Four Novels of the 1930s
By John O’Hara
Library of America, 2019
The extremely detailed and oddly riveting author chronology editor Steven Greenleaf appends to his Library of America volume of John O’Hara work titled “Four Novels of the 1930s” reads like a protracted police report. It begins quietly enough, with O’Hara’s birth in Pottsville, Pennsylvania in 1905, but the tyke is barely out of short pants before he’s starting to get into just about every kind of trouble on offer, and Greenleaf’s telegraphic just-the-facts-ma’am delivery somehow makes it all seem even more lurid. Little John is a feckless and indifferent altar boy by 1917, and by 1919 things already something of a train wreck:
Brother Eugene is born. By now O’Hara is chauffeuring his father around the Pottsville area on house calls, a task he will later fictionalize in the long story “The Doctor’s Son,” and is a precocious smoker and drinker, already coming home drunk on occasion. Relationship with his father begins to sour; when he refuses his father’s offer to deposit $10,000 in a savings account for him if he agrees to become a doctor, father’s disappointment in him becomes more or less permanent.
Even here in embryonic form, there’s a great deal of the bloated, pugnacious, self-destructively proud John O’Hara of coming decades but also something oddly, stubbornly likable, something that instantly raises ethical questions and settles them in ways far more visceral and agreeable than the hair-splitting simperings of later intellectuals who had nothing but polite disdain for O’Hara. There’s an oddly compelling combination of fidelity and opportunism in the picture of a young chauffeur taking mental notes the whole time, and even in summary, that $10,000 savings account deposit suddenly looks like a bribe.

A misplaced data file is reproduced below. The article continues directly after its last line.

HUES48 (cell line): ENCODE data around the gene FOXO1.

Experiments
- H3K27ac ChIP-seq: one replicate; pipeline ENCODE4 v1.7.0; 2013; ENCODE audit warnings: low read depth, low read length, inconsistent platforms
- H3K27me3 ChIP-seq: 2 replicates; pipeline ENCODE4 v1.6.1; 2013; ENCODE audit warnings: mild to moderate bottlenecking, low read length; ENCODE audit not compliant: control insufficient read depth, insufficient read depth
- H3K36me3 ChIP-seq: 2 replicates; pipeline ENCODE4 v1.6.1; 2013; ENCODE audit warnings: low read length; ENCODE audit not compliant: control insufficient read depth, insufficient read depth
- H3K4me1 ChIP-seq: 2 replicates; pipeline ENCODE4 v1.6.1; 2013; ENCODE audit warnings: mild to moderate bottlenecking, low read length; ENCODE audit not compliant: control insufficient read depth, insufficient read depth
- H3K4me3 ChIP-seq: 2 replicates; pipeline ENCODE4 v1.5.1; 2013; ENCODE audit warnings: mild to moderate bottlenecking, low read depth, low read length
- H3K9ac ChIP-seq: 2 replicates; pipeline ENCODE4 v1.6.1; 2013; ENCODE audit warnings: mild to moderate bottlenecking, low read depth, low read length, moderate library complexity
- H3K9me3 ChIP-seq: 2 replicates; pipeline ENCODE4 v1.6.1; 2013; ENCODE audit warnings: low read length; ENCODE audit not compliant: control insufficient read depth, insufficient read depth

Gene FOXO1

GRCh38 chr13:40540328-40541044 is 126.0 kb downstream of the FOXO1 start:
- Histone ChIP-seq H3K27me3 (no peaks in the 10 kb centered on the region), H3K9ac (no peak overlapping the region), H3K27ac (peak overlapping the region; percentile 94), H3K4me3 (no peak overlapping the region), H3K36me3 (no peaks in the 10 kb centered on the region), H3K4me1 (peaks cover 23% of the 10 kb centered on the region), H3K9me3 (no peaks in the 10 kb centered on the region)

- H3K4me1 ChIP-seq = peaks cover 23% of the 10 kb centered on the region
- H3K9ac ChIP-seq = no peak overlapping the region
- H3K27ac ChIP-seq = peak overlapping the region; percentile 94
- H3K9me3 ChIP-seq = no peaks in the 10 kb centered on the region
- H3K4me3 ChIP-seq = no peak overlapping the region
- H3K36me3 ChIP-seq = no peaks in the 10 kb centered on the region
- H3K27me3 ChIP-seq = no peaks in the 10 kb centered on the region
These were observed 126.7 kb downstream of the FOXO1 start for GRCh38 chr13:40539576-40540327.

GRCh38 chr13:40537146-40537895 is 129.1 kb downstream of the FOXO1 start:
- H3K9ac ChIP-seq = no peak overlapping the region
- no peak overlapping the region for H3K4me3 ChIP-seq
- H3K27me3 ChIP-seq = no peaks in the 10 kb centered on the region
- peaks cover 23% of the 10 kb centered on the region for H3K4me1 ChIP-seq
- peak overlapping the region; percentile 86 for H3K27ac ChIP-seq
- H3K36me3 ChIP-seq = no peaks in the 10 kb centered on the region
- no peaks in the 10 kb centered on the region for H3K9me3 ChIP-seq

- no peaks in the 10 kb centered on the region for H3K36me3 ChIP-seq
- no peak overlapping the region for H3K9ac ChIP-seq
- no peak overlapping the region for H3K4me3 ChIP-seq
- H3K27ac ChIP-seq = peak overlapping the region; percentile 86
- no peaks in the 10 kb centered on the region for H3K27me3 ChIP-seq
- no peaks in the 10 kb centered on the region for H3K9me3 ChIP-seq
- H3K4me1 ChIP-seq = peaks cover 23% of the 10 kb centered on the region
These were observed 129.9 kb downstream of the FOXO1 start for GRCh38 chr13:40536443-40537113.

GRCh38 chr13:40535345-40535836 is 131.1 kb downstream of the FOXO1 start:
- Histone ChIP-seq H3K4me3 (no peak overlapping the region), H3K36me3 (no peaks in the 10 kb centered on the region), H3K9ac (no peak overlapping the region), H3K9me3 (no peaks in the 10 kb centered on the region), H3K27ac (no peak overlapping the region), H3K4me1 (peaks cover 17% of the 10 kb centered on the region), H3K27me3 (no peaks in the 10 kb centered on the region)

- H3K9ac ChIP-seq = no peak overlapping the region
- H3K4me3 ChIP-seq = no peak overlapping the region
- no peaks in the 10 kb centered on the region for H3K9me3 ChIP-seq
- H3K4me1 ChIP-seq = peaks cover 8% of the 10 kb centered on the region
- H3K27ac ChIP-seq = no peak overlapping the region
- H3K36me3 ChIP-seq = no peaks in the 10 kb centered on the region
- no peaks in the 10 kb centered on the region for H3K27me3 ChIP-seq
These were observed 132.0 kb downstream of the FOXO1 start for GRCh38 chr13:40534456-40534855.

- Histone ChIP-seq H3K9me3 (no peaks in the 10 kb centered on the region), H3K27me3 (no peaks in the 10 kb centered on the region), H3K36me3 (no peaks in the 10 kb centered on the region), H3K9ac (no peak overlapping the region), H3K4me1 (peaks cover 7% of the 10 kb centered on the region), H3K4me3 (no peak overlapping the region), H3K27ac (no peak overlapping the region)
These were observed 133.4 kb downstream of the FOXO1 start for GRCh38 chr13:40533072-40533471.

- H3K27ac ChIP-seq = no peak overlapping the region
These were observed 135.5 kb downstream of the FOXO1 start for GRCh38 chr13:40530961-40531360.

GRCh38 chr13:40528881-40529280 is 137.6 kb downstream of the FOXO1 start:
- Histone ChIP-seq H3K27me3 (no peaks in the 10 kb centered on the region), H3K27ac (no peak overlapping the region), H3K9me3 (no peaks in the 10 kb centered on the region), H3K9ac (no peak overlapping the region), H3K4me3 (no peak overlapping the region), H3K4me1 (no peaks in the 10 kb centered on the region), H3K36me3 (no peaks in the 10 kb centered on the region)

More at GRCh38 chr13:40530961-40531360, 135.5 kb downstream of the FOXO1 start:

But when the ethical questions start morphing into fire-and-brimstone matters of public morality, that chronology becomes even stranger. Greenleaf is suddenly forever talking about sheriffs and school boards banning O’Hara’s novels and short stories, and younger readers of this Library of America collection, perhaps coming to this anthology without ever having read O’Hara before and then coming to this chronology after they’ve read these novels ... those readers will be very confused, at least until they remember that each successive generation is largely inoculated against the outrages of its predecessors.
Yes, the novels collected here are fairly well saturated with sex, and the casual, almost leathery texture of O’Hara’s prose on the subject is certainly what ruffled censors in the 1930s. Appointment in Samarra, the 1934 debut novel that put O’Hara on the literary scene, indeed opens with a married couple in bed, the husband idling contemplating waking his wife for sex. But the book is far more accurately captured in the hurried, circular thoughts of its main character Julian English in a typical passage:
He stood up. “I said, I have to have five thousand dollars, and I don’t know where I can get it ... Yes, I do. Nowhere.” He knew he was lying to himself; that he did not need five thousand dollars. He needed money, and he needed it soon, but not five thousand dollars. Two thousand would be enough, and with any break in the beginning of the year, after the auto shows in New York and Philadelphia (which are attended by a surprising number of Gibbsville automobile enthusiasts), he would be able to get back on his feet. But he reasoned that it was just as hard to get two thousand as five, five thousand as two. It was easier to get five, he told himself; and as he had argued less than a year ago, when he had gone to Harry Reilly for a loan, he might as well go for the neat, convenient-sounding sum. The question seemed to be: Where to get it.